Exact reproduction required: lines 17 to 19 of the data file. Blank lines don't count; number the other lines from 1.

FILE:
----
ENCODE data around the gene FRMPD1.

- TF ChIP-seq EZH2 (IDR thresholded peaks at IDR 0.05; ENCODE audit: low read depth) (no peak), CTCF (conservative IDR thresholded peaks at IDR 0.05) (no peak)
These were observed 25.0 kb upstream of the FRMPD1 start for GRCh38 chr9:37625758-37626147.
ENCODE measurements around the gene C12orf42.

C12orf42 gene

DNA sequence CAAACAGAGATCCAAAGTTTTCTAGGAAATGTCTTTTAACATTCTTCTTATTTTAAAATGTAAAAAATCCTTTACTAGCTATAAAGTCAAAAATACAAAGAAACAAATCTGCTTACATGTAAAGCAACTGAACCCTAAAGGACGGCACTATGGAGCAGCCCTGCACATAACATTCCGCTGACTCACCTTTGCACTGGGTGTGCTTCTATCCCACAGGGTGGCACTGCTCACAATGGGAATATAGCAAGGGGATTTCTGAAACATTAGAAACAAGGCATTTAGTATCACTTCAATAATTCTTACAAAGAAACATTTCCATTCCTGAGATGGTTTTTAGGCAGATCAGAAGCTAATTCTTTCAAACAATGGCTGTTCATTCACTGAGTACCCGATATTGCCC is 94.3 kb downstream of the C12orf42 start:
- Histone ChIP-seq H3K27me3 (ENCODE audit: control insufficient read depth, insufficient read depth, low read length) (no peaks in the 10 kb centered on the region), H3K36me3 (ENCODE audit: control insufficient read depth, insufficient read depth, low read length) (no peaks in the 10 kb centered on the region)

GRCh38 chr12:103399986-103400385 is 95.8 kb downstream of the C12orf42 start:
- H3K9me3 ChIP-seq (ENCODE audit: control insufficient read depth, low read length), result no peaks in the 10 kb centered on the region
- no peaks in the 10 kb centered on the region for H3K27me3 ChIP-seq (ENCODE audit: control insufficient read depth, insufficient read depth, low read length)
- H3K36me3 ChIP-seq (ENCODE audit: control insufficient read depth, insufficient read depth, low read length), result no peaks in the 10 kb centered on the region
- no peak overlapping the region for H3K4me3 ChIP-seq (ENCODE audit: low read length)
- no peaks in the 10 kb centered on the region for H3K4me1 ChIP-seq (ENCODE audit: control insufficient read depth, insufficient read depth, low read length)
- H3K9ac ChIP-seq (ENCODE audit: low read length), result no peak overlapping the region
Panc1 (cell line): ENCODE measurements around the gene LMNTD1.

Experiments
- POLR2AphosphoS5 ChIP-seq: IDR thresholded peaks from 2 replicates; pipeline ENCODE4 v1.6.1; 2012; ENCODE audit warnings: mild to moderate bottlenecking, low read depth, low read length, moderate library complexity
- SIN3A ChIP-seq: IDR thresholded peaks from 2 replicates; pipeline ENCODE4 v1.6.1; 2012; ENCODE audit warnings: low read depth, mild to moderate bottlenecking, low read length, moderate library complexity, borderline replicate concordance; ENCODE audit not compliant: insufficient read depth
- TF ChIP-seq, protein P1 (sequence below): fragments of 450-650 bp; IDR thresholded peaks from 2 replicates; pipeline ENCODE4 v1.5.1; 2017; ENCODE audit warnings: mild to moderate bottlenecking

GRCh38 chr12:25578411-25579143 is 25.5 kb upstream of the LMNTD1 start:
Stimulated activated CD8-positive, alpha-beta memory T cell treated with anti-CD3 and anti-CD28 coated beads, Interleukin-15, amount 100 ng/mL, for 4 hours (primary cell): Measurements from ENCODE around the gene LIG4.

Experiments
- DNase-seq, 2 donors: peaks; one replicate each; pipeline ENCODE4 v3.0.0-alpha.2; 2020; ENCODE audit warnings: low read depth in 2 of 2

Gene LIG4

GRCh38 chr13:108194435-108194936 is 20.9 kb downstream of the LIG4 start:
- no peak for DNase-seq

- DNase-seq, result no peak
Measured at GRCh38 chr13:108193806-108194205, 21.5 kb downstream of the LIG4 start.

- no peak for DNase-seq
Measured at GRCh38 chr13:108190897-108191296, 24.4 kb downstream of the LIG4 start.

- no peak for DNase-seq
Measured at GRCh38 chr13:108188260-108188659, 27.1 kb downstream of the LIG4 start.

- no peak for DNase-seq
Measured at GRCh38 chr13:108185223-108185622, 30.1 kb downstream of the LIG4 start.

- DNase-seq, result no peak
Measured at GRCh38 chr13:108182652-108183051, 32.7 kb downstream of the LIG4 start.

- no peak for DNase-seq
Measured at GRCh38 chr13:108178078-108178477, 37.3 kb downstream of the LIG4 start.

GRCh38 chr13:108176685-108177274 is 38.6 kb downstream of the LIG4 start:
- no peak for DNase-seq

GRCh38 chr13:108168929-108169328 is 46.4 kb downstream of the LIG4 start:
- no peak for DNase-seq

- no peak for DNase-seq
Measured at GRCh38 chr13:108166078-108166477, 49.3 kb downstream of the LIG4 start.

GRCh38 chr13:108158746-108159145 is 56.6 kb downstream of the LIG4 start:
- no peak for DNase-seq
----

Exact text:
- POLR2AphosphoS5 ChIP-seq: IDR thresholded peaks from 2 replicates; pipeline ENCODE4 v1.6.1; 2012; ENCODE audit warnings: mild to moderate bottlenecking, low read depth, low read length, moderate library complexity
- SIN3A ChIP-seq: IDR thresholded peaks from 2 replicates; pipeline ENCODE4 v1.6.1; 2012; ENCODE audit warnings: low read depth, mild to moderate bottlenecking, low read length, moderate library complexity, borderline replicate concordance; ENCODE audit not compliant: insufficient read depth
- TF ChIP-seq, protein P1 (sequence below): fragments of 450-650 bp; IDR thresholded peaks from 2 replicates; pipeline ENCODE4 v1.5.1; 2017; ENCODE audit warnings: mild to moderate bottlenecking